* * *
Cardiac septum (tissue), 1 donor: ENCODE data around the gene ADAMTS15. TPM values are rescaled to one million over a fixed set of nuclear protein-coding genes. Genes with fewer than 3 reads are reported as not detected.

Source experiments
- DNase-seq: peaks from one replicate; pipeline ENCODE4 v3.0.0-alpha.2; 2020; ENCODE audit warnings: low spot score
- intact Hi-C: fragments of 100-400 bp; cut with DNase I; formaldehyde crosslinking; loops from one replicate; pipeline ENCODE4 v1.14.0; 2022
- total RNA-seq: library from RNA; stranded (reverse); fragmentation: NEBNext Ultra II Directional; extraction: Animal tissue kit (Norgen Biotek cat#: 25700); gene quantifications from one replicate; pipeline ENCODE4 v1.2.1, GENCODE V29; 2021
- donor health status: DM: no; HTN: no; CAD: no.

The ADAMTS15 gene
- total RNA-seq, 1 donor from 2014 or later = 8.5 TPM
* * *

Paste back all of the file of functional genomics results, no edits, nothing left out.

Cardiac septum (tissue), 1 donor: ENCODE data around the gene ADAMTS15. TPM values are rescaled to one million over a fixed set of nuclear protein-coding genes. Genes with fewer than 3 reads are reported as not detected.

Source experiments
- DNase-seq: peaks from one replicate; pipeline ENCODE4 v3.0.0-alpha.2; 2020; ENCODE audit warnings: low spot score
- intact Hi-C: fragments of 100-400 bp; cut with DNase I; formaldehyde crosslinking; loops from one replicate; pipeline ENCODE4 v1.14.0; 2022
- total RNA-seq: library from RNA; stranded (reverse); fragmentation: NEBNext Ultra II Directional; extraction: Animal tissue kit (Norgen Biotek cat#: 25700); gene quantifications from one replicate; pipeline ENCODE4 v1.2.1, GENCODE V29; 2021
- donor health status: DM: no; HTN: no; CAD: no.

The ADAMTS15 gene
- total RNA-seq, 1 donor from 2014 or later = 8.5 TPM